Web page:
Friday, December 15, 2006
LIE WITH ME
Lie with Me is a specially good film about sexuality, flirting, love and the problems with love.
It was directed by Clément Virgo, who seems an unusually gifted, intelligent , sensitive -- and perhaps somewhat brave -- director, judging both by the film and his commentary on the DVD.
The film features lots of natural nudity. It's neither the porn style of nudity and sex, nor the late night soft-R style. It's like real life, where people sometimes don't wear clothes, especially when they are heading to -- or coming from -- sex.
The acting, by Lauren Lee Smith and Eric Balfour is also freshly natural. It's not the intense, internal, centered style (typified, for example, by Keifer Sutherland, Mark Ruffalo & Morgan Freeman) that is so prevalent now. It's much looser and more external.
The actors themselves, according to the commentary, are largely responsible for the shape of the physical and sexual business and nudity. It was created and improvised on the set, rather than being pre-planned, scripted and storyboarded in advance. The tone was set by Don Francks, playing an ill and aged father, who set the standard for natural nudity (at 75, on the first day of shooting) in a brave and compelling performance, kind of challenging the director and actors to follow through with equal courage in nudity and sex, developing and portraying the story.
In a short shoot -- just three weeks -- the director strove to create a loose, smooth feeling, largely told from the subjective point of view of the woman. The cameraman followed the actors, and caught their rhythm -- so closely in fact that the actress sometimes felt during love scenes that she was in a 3-way with the lover and the cameraman.
The film feels fresh and original, though it is interesting that the director claims to have taken many shots from other films, including Last Tango In Paris (a very different kind of film). He spent lots of time researching love scenes and movies about love before making this one.
According to the director, "In films about sexuality, they tend to punish the female character. I wanted to avoid all that stuff." That echos something Roger Vadim, the French director, once told me about Brigitte Bardot's character in the 1956 film, Et Dieu... créa la femme (And God Created Woman)... that what outraged people about the film at the time was that she was happy in her own sexuality. (Apparently, 50 years later, it's still hard to be natural about sexuality in film.)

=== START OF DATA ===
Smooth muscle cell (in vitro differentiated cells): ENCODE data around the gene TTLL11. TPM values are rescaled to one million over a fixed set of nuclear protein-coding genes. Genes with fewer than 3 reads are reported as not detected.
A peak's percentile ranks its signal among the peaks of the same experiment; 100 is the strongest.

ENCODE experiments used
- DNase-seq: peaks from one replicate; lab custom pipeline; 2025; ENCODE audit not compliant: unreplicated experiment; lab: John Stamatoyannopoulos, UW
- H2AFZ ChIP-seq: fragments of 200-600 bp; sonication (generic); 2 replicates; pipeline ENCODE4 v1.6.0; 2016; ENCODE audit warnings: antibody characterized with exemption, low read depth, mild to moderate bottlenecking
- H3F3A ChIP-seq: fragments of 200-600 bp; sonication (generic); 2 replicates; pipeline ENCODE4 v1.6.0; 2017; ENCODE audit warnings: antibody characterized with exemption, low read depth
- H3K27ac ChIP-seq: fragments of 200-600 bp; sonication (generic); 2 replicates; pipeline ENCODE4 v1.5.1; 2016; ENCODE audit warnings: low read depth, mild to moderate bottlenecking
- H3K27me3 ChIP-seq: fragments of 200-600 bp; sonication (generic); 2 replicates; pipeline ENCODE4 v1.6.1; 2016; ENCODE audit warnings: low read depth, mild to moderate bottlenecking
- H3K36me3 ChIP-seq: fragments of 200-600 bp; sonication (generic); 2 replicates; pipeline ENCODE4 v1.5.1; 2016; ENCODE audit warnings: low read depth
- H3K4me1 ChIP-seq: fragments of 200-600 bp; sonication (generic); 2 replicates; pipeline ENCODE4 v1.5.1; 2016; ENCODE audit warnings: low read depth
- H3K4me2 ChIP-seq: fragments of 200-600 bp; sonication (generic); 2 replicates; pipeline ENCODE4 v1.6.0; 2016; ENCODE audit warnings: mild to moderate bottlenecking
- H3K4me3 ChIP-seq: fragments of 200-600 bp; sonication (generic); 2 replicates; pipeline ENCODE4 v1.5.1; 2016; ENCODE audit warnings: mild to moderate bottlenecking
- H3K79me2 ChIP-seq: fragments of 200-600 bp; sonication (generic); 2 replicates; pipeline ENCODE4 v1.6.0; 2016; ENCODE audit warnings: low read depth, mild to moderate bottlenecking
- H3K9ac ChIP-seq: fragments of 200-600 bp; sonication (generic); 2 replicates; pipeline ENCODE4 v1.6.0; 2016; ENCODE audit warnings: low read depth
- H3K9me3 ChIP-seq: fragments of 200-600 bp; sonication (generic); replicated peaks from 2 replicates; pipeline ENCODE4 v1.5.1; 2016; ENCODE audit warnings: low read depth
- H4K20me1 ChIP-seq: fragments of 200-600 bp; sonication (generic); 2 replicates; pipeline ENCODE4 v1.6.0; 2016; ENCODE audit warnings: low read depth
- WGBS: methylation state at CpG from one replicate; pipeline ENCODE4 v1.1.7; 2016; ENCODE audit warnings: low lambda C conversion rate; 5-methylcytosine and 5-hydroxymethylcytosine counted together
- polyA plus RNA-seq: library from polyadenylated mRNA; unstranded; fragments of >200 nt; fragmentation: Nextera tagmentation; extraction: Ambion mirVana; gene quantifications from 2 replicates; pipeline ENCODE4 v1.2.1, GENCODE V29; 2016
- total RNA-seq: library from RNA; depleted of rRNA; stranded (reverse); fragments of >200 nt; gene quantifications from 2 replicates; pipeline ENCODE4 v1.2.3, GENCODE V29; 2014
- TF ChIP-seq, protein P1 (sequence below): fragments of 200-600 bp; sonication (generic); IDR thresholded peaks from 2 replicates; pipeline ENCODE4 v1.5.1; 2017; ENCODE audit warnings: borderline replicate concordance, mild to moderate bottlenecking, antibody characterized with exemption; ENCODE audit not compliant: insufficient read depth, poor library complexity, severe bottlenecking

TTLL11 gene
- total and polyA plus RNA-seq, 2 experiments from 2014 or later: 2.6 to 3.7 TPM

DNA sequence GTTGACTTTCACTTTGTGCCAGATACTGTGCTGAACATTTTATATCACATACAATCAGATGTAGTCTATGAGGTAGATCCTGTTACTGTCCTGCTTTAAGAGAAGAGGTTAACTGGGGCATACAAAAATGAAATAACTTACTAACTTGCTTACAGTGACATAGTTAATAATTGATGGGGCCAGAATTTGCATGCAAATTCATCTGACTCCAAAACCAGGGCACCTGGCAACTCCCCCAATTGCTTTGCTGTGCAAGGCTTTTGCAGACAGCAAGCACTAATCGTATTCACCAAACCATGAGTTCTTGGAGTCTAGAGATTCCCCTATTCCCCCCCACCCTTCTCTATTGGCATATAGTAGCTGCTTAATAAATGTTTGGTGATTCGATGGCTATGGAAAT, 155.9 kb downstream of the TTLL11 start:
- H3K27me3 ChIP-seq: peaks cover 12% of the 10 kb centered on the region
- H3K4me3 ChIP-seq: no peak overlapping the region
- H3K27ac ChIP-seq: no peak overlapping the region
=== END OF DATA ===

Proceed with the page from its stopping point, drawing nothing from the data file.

In the old days, one might -- or more likely might not -- kiss a girl on the first date. Somewhat more recently, a couple might have sex after the first date. In the world of this movie, the couple first has sex, then the man asks the woman whether she'd like to go out on a date.
The director's commentary is unusually aware and intelligent. (In most commentaries, the director seems to have some particular pet stylistic elements in the film, and it is amazing how often, if a film has some glaring weaknesses, listening to the commentary suggests the reason for that: it never occured to the director to focus on those aspects of the film -- he was busy elsewhere.) This film has two weaknesses: the ending is somewhat contrived, and it is a bit thin on action. (It could use a bit more plot and perhaps lose a bit of padding.) In the commentary, the director addresses these issues at least indirectly, pointing out that the script was only about 85 pages, and he was interested in showing the action physically rather than with dialog. The subjective, rather than explicit emotional conflicts, shown with extended action rather than pithy dialog, are a conscious stylistic choice.
According to imdb, Virgo's next film, Poor Boy's Game, which will star Danny Glover, deals with race relations in Halifax. On his release from prison for the brutal beating of a black man, Donnie, a young white boxer,(Rossif Sutherland --the 6'5" son of Donald Sutherland and half brother of Kiefer), is coached by his victim's father, George (Danny Glover) for an upcoming fight against a talented and vengeful opponent.
Virgo seems to be a very skilled director with a thoughtful, interesting take on stories, and I am looking forward with great anticipation to this next film.